Saturday, March 7, 2009

Kunio Katô's La Maison en Petits Cubes

Got a chance to see a program of all the 2008 Oscar-nominated animated short films yesterday in a showing at the Institute of Contemporary Art. As Japan nuts we were particularly excited to see Kunio Katô win this category (and as a child of the '80s I loved his acceptance speech), and so we were happy to actually see the film, and on the big screen. You can watch it here: I have no idea if this is legitimate.

La Maison en Petits Cubes was clearly the best of the five nominated films, we thought. The look of the animation was unique (slightly reminiscent in atmosphere to The Triplets of Belleville), but more than that, it was the story that impressed us. Such an aching look at loss, with startling connections both to the internal and external worlds.

The central metaphor is the many levels of the old man's house that are now underwater, and on the one hand it's an evocation of aging, and how as you move through life you store up more and more submerged memories, and how eventually the memories are larger and in some ways more interesting than your present circumstances. This sounds scary and depressing, but it's handled so poetically and gently that it ends up making the aging process seem somehow benign: hey, at least you still have these memories to swim around in.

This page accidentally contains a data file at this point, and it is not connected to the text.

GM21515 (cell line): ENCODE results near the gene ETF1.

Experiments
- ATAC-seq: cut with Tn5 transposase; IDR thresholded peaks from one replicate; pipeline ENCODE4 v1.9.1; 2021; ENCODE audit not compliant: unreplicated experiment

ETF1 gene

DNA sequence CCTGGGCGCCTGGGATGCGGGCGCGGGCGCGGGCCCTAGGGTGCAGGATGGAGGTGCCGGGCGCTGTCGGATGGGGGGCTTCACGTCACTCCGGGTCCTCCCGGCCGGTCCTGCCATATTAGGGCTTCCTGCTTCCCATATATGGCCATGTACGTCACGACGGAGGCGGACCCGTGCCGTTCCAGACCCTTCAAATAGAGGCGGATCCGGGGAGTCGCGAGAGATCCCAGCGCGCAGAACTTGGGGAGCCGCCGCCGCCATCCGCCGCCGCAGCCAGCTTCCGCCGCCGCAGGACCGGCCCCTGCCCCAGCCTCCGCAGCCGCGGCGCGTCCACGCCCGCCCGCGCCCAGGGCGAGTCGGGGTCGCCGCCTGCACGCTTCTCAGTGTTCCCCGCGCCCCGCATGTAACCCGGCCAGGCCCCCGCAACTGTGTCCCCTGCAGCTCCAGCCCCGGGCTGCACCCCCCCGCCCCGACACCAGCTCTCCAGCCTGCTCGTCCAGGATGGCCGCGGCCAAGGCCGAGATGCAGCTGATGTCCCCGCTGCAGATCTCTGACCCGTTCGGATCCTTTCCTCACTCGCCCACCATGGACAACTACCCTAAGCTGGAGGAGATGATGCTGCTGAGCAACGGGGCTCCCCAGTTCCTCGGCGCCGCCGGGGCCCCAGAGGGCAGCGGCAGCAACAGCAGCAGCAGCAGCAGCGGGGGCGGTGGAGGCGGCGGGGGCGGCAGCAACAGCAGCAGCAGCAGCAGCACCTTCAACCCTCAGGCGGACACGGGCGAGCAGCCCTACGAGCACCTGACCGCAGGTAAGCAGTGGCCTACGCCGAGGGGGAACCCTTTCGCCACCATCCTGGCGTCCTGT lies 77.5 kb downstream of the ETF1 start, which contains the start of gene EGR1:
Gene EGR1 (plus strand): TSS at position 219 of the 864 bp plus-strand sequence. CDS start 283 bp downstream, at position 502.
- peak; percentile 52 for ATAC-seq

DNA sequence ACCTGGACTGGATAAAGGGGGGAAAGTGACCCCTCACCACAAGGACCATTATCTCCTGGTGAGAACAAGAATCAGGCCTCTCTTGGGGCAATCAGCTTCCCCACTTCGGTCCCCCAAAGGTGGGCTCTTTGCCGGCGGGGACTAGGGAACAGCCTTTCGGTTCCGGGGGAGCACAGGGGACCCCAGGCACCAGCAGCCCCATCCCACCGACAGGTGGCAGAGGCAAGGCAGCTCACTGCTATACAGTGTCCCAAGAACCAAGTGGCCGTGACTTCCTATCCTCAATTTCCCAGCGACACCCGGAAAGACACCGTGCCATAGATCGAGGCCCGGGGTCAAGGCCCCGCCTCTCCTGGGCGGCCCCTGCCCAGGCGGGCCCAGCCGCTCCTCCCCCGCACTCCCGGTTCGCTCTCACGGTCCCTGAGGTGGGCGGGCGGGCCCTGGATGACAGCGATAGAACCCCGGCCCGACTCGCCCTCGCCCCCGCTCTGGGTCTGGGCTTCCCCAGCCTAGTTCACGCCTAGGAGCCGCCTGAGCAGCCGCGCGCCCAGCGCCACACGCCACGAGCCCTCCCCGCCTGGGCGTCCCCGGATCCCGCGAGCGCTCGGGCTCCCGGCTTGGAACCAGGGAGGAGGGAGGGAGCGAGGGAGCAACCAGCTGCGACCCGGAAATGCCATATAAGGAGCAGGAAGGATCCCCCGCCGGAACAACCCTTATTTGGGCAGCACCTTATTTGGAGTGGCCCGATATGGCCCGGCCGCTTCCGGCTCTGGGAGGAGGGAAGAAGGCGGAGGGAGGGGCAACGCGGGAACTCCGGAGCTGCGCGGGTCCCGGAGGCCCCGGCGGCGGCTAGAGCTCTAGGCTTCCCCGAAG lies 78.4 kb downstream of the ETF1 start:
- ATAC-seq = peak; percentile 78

What gets scary is that the vision of cities being swallowed, story by story, by the sea can't help but make you think of global warming. Katô doesn't have to push this aspect of the story at all for it to be effective, and he doesn't. It just lurks there, behind the poetry, like - well, like an ache.

The other nominees were all quite impressive in their own way. We particularly enjoyed This Way Up, from the UK (watch it if you can find it: I couldn't), which is in many ways a Tim Burton homage. Not only does its macabre subject (two undertakers who go through hell and high water, literally, to bury a coffin) tread Burton's favorite territory, but it shares his comic aesthetic of running right up to the edge of good taste, pausing, and then (with a mischievous grin) jumping right over.

But what set Maison apart for me was the fact that, alone among the nominees, it seemed to be telling a story entirely for adults, and thus advancing the argument that (Academy ghettoing notwithstanding) animation is, and should be regarded as, an art form equal to live action film. Especially because, these days, what's the difference?